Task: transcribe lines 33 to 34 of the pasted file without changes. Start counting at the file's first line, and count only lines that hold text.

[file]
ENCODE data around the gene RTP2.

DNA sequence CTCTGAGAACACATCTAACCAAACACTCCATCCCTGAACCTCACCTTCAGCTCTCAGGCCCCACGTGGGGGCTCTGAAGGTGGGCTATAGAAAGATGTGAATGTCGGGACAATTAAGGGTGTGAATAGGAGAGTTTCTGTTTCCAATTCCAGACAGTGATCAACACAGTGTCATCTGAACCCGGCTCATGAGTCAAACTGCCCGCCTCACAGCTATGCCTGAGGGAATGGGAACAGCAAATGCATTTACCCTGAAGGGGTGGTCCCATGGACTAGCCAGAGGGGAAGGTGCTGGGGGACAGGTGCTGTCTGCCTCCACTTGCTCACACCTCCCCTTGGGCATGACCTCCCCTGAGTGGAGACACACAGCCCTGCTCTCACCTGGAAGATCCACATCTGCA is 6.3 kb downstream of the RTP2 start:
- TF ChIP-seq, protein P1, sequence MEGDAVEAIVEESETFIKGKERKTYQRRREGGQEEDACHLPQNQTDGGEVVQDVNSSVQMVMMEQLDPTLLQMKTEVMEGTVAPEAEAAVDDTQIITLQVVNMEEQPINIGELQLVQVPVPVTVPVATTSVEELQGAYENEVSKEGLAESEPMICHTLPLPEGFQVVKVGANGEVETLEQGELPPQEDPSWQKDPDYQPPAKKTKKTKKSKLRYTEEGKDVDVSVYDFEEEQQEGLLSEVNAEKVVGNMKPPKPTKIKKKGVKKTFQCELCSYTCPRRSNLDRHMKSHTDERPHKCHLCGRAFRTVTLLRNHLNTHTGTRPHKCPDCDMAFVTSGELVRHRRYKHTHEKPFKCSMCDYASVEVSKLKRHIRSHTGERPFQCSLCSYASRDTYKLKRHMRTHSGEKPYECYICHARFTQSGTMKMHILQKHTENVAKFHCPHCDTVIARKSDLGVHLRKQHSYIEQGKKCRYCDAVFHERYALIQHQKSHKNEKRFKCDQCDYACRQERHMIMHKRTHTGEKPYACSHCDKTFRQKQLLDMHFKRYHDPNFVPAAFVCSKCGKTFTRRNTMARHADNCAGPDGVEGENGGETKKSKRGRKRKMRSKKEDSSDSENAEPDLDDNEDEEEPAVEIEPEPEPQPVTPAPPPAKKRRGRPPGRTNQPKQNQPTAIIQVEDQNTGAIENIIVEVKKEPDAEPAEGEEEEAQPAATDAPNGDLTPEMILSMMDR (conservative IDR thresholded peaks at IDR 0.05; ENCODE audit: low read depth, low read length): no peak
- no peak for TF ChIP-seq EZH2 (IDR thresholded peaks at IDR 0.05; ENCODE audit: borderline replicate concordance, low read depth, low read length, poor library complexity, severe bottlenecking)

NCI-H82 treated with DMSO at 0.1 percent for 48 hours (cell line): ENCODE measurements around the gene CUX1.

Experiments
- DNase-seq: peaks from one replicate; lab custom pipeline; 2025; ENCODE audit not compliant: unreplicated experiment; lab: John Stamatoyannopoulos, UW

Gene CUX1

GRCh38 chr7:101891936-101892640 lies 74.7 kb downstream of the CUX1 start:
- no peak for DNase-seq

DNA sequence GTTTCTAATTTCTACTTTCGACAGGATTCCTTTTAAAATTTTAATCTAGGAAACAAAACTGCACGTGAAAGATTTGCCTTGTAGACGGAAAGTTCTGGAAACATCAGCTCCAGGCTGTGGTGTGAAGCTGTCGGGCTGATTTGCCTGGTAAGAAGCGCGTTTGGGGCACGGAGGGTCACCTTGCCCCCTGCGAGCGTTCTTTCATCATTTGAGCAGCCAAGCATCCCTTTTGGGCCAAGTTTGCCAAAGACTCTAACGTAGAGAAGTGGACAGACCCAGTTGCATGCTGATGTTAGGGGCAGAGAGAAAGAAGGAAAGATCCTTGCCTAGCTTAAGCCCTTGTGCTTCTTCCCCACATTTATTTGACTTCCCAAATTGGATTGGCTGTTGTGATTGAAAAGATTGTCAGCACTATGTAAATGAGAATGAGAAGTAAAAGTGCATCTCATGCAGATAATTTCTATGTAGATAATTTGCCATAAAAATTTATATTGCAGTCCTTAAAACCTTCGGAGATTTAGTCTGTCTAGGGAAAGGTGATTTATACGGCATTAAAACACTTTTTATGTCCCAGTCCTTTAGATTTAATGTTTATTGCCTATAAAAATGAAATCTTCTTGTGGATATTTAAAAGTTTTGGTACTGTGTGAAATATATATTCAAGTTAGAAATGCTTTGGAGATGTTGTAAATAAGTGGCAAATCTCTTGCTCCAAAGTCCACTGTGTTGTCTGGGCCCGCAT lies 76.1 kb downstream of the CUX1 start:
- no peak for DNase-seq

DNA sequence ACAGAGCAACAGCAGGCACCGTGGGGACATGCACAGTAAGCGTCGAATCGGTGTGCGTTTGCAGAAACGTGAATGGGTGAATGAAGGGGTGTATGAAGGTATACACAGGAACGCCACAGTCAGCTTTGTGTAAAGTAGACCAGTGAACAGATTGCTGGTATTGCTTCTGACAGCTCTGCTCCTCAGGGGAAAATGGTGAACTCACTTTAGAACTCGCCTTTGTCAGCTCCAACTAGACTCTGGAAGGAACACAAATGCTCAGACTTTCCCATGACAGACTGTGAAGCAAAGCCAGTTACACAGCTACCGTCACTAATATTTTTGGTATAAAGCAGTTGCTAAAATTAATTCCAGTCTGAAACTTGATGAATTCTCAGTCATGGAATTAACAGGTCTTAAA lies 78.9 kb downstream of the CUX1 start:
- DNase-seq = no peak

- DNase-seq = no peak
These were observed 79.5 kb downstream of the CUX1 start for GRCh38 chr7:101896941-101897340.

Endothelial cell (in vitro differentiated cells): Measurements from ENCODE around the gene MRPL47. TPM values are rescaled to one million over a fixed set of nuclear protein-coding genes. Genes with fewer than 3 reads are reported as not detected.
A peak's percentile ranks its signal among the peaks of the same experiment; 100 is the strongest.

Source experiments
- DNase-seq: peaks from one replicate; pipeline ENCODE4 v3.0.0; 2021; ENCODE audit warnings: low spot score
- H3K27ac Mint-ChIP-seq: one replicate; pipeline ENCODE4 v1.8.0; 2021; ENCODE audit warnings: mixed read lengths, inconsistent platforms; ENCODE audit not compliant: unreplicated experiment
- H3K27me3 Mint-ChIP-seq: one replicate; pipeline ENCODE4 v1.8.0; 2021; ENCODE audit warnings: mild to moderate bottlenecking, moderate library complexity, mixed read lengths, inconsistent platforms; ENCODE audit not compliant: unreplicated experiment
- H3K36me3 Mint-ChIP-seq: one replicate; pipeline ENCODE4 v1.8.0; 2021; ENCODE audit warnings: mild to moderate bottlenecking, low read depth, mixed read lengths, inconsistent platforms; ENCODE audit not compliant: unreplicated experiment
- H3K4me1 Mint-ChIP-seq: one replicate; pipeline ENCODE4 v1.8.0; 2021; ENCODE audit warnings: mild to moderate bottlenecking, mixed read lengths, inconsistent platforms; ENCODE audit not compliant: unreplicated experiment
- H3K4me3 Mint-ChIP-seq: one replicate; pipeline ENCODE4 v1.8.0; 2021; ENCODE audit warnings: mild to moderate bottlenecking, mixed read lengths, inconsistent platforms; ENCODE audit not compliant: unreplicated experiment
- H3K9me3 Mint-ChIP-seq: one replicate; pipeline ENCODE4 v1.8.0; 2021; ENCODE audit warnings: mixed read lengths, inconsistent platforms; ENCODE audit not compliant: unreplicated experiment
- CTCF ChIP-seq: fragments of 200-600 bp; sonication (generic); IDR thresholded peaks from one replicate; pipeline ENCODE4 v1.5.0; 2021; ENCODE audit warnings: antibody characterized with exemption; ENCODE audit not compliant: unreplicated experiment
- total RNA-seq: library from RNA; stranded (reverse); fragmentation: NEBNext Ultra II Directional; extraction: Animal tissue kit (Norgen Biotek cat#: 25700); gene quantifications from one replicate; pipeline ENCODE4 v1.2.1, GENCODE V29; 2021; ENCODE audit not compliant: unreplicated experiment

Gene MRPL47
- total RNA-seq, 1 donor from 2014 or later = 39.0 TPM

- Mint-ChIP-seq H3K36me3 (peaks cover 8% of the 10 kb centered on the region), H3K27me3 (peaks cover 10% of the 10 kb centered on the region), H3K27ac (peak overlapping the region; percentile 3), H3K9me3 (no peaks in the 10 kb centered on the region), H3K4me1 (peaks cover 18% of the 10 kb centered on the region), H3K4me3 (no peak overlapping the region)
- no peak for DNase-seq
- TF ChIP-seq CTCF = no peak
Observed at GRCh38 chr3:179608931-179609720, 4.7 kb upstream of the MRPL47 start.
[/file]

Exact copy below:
- TF ChIP-seq CTCF = no peak
Observed at GRCh38 chr3:179608931-179609720, 4.7 kb upstream of the MRPL47 start.